Bishop William F. Murphy of Rockville Centre, New York had some interesting things to say recently in the U.S. bishops’ annual Labor Day statement.
“More than ever, the dignity of the worker is a foundation upon which we should measure much of what is good, and not so good, in the financial, industrial and service sectors of our economy and our world.”
He bases his statements on Pope Benedict’s ideas in “Caritas in Veritate.” (If you haven’t taken the time to read this encyclical, do so. It takes a while to get through it, but it is well worth your time. You can access by going to the Vatican’s website.)
Isn’t it true that all our Catholic social teaching and our moral theology are based upon the dignity of the human person?
It sometimes astounds me how so many accuse the Church of callousness toward the person and the realities of life, of being too other-worldly, too theological and dogmatic, when so many others have the opposite complaint, i.e., the Church is too concerned for the individual, too forgiving, too worldly, too sensual.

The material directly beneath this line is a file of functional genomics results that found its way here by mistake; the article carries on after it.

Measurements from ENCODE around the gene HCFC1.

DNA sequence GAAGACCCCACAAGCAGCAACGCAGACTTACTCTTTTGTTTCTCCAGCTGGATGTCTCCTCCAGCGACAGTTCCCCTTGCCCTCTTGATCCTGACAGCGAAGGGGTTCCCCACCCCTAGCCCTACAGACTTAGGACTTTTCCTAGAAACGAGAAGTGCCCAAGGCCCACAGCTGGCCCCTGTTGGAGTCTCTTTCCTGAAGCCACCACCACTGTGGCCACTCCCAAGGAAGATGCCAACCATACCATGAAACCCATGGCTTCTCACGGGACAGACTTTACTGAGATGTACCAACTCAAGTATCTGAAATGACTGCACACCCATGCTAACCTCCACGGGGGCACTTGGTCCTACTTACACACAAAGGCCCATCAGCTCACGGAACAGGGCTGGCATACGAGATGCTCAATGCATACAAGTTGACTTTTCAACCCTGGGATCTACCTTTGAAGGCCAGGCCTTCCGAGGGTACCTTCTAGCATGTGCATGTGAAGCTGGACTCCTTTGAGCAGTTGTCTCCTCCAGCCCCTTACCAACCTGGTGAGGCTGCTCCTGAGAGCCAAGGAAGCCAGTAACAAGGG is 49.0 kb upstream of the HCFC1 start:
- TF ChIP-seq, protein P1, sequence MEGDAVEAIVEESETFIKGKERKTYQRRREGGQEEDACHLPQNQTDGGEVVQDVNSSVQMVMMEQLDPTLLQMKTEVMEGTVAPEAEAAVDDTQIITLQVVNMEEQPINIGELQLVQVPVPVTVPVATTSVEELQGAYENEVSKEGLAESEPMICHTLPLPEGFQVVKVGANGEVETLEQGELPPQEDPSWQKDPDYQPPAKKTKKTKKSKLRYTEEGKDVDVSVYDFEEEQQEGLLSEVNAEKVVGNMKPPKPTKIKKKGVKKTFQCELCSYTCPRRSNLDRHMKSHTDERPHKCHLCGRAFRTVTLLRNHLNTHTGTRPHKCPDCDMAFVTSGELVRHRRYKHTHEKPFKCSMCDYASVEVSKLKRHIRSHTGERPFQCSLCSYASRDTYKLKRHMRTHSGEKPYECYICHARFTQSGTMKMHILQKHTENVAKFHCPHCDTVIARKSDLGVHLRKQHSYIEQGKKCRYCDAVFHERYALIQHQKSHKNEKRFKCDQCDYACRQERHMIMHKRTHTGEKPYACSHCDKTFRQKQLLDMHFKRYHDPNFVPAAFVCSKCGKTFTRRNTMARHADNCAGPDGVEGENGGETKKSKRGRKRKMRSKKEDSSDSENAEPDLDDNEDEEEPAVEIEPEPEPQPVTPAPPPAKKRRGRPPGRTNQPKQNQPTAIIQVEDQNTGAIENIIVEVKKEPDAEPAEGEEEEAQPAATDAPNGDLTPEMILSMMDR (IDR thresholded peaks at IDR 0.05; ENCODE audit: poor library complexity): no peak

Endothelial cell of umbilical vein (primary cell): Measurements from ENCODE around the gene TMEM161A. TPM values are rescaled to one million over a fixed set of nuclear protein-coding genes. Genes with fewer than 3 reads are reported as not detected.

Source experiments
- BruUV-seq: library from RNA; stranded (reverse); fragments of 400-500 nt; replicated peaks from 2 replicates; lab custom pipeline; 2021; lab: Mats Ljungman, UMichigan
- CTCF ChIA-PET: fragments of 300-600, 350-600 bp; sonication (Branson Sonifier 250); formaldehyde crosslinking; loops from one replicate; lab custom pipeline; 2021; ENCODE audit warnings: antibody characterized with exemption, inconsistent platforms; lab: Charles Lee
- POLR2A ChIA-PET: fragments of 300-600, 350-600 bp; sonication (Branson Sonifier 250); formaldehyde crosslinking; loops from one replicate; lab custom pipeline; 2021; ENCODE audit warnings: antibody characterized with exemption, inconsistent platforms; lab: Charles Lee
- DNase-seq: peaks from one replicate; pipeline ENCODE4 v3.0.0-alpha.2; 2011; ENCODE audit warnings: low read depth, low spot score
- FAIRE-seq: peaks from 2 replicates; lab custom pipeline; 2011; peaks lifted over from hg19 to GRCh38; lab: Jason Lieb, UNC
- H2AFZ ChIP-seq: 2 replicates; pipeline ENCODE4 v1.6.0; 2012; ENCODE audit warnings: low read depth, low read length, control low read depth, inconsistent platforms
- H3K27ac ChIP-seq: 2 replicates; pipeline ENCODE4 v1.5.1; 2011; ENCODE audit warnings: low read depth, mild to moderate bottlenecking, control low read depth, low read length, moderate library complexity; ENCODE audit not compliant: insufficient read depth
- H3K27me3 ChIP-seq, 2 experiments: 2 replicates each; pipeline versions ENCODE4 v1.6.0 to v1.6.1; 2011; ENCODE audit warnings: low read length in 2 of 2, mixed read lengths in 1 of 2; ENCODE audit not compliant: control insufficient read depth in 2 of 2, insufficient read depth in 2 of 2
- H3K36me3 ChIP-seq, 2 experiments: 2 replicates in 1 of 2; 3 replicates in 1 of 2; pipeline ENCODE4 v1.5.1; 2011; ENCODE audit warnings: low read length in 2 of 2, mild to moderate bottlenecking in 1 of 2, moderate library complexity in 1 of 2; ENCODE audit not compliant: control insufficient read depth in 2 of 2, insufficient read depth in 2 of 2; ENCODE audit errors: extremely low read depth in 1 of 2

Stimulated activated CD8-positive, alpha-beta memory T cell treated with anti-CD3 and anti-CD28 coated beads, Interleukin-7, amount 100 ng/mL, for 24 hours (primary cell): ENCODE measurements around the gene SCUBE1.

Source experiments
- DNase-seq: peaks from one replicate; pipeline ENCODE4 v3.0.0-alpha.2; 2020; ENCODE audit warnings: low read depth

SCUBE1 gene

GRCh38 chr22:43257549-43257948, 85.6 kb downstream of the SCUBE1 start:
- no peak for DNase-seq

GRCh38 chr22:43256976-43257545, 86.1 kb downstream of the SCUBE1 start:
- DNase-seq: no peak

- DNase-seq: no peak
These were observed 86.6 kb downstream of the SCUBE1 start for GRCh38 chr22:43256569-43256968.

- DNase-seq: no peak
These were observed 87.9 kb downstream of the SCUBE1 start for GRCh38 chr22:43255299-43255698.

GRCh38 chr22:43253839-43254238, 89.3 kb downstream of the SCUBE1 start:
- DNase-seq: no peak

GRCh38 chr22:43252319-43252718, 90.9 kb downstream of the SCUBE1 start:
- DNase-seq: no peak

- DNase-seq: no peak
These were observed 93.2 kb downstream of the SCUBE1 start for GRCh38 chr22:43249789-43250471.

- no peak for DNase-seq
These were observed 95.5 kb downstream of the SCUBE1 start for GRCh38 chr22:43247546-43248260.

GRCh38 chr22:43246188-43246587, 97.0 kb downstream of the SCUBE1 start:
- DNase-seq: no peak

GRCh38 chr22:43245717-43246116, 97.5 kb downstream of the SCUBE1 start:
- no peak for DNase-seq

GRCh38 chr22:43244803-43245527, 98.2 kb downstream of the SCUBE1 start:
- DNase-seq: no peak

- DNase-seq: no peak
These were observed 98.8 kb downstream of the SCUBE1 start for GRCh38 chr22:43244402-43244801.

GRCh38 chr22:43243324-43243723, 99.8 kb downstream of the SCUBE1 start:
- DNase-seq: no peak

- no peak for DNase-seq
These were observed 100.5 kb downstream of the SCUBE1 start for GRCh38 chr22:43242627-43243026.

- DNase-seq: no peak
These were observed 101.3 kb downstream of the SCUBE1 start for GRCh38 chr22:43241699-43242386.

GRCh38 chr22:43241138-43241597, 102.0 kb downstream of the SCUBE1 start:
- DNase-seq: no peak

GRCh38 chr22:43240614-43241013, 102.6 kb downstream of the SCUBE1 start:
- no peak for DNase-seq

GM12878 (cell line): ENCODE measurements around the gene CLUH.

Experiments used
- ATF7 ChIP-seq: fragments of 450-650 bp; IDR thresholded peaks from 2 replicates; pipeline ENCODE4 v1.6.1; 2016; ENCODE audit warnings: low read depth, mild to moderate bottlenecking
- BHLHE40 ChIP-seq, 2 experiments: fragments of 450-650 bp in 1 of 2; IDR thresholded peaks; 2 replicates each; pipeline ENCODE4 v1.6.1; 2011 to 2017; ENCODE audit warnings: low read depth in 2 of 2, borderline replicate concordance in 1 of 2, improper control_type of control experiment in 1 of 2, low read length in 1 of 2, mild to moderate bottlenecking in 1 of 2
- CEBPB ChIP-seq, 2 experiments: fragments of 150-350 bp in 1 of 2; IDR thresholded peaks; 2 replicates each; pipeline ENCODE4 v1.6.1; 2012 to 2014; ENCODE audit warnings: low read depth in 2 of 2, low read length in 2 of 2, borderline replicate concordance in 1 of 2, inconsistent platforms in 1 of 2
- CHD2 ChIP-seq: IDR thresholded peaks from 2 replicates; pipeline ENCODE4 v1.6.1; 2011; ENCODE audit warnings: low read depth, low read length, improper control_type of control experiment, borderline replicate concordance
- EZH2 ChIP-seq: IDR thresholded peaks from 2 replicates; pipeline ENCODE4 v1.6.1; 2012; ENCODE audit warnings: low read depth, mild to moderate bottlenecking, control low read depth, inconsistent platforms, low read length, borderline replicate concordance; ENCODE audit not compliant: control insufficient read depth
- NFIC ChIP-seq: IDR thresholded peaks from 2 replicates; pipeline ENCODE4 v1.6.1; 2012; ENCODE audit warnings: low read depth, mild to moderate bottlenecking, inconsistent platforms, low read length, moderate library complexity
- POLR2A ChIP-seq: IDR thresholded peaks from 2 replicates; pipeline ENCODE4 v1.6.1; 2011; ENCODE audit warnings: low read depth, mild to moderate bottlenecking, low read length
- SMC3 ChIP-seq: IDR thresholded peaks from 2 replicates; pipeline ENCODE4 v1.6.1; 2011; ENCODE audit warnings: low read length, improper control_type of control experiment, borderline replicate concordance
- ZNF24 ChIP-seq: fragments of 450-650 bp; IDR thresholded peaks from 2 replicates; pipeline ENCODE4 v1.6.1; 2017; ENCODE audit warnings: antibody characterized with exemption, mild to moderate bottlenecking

Jesus always had concern for the individual human person. The new law is to love our neighbor as we love our God. Love demands a personal response.
Our economic systems that are now global in nature suffer from a sore lack of concern for the individual human worker. Let us do our part to change this.
It will require some political courage, my friends.